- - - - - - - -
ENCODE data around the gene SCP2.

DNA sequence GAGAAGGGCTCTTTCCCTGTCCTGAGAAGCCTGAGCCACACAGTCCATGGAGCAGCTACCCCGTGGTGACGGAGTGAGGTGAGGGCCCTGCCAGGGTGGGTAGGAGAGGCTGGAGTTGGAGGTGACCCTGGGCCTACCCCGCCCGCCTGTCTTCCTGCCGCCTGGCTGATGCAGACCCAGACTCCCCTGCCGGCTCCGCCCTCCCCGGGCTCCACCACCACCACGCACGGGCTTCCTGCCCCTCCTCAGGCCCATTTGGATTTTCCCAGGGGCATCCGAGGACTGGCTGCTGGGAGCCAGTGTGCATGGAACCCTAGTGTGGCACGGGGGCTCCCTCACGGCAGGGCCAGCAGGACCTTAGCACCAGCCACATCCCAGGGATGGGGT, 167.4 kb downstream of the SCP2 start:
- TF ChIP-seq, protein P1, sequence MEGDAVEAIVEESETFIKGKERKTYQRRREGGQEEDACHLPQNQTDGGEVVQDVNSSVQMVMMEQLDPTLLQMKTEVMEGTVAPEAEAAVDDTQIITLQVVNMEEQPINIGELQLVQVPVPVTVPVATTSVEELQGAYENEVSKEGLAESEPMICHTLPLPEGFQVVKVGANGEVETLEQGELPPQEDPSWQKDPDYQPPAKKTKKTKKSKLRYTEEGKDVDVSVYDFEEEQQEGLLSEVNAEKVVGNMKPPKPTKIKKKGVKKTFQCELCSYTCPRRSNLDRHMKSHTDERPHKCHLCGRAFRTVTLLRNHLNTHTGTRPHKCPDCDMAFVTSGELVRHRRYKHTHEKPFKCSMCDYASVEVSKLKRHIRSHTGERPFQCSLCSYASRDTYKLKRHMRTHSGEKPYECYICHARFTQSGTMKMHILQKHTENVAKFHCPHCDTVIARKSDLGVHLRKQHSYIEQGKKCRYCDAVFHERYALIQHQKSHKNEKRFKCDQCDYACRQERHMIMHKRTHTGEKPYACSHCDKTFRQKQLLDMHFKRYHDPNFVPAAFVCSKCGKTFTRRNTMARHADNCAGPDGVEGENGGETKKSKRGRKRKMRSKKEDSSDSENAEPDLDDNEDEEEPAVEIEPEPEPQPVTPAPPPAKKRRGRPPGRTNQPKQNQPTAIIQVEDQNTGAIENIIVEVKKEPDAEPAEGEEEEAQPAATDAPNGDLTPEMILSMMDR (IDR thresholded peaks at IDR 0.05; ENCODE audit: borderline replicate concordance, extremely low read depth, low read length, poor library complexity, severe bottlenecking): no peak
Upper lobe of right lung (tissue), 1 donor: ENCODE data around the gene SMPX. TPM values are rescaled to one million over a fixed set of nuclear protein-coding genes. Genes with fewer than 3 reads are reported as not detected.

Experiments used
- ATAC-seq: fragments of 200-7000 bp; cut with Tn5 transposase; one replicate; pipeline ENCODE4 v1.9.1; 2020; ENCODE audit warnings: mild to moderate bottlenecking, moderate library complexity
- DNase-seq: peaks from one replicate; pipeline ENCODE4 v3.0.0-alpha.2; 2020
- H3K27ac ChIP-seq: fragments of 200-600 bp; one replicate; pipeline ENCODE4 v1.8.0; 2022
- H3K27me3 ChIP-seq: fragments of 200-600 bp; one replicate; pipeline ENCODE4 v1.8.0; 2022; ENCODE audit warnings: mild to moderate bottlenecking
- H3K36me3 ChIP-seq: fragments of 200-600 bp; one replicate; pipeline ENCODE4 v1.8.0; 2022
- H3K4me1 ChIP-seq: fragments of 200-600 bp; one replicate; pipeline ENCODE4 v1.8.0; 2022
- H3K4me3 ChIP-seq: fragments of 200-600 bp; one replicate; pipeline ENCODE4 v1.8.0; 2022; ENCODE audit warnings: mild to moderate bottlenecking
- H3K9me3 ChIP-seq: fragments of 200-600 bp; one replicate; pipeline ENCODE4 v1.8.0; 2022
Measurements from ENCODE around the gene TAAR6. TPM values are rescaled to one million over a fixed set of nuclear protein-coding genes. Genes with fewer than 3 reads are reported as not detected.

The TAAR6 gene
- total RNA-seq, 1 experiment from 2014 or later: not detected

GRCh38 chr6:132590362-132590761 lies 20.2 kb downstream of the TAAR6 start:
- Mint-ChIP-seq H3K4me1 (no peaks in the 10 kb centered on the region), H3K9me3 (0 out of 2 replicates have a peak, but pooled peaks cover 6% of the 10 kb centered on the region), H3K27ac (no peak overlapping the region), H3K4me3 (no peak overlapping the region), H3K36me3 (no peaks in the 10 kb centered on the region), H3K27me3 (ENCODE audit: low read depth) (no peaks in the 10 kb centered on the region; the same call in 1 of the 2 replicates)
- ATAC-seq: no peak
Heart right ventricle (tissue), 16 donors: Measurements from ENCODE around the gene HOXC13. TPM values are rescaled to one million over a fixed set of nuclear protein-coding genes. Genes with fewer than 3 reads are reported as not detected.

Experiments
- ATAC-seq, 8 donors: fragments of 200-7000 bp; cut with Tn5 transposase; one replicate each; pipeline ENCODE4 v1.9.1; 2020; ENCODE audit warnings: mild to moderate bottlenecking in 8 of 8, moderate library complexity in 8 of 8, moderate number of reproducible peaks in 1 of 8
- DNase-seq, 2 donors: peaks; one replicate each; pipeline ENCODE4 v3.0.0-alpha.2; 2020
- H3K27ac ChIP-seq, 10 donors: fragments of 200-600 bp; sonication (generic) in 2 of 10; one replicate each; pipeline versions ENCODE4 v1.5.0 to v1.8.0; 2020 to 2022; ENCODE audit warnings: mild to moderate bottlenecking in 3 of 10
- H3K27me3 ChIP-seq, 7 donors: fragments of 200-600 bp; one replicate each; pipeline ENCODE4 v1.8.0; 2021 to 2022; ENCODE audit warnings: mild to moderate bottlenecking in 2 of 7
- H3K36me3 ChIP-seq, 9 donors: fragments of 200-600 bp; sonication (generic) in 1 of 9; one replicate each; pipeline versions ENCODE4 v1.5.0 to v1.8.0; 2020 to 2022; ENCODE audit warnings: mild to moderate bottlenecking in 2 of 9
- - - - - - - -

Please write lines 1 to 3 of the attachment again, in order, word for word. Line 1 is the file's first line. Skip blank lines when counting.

ENCODE data around the gene SCP2.

DNA sequence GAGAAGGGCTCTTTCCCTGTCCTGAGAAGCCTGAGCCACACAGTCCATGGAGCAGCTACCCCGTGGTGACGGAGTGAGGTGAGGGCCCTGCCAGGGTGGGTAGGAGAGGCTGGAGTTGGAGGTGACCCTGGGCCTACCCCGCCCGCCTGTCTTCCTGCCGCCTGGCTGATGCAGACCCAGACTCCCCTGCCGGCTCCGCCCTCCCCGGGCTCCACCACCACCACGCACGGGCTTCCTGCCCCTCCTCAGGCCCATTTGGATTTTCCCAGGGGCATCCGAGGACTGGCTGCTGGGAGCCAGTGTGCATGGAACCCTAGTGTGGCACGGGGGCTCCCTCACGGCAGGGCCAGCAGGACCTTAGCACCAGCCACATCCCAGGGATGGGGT, 167.4 kb downstream of the SCP2 start:
- TF ChIP-seq, protein P1, sequence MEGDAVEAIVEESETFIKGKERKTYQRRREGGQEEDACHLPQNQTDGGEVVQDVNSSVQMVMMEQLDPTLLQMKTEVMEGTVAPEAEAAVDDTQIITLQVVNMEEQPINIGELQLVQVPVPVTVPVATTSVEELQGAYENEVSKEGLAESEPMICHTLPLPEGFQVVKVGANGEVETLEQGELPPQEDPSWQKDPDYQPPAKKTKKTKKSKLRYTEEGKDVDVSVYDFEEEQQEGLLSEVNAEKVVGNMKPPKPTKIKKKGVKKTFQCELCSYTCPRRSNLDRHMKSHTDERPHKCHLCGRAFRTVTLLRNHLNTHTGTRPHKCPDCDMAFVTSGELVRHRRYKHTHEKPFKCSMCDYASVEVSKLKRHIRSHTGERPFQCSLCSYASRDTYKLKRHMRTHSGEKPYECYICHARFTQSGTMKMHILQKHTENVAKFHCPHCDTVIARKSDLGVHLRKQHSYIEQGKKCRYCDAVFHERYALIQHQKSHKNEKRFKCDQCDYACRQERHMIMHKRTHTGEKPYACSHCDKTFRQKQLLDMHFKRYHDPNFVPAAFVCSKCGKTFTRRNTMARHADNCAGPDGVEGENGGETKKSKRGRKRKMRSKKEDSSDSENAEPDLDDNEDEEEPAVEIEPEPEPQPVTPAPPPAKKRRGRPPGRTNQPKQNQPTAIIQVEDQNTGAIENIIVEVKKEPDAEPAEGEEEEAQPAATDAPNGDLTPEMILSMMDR (IDR thresholded peaks at IDR 0.05; ENCODE audit: borderline replicate concordance, extremely low read depth, low read length, poor library complexity, severe bottlenecking): no peak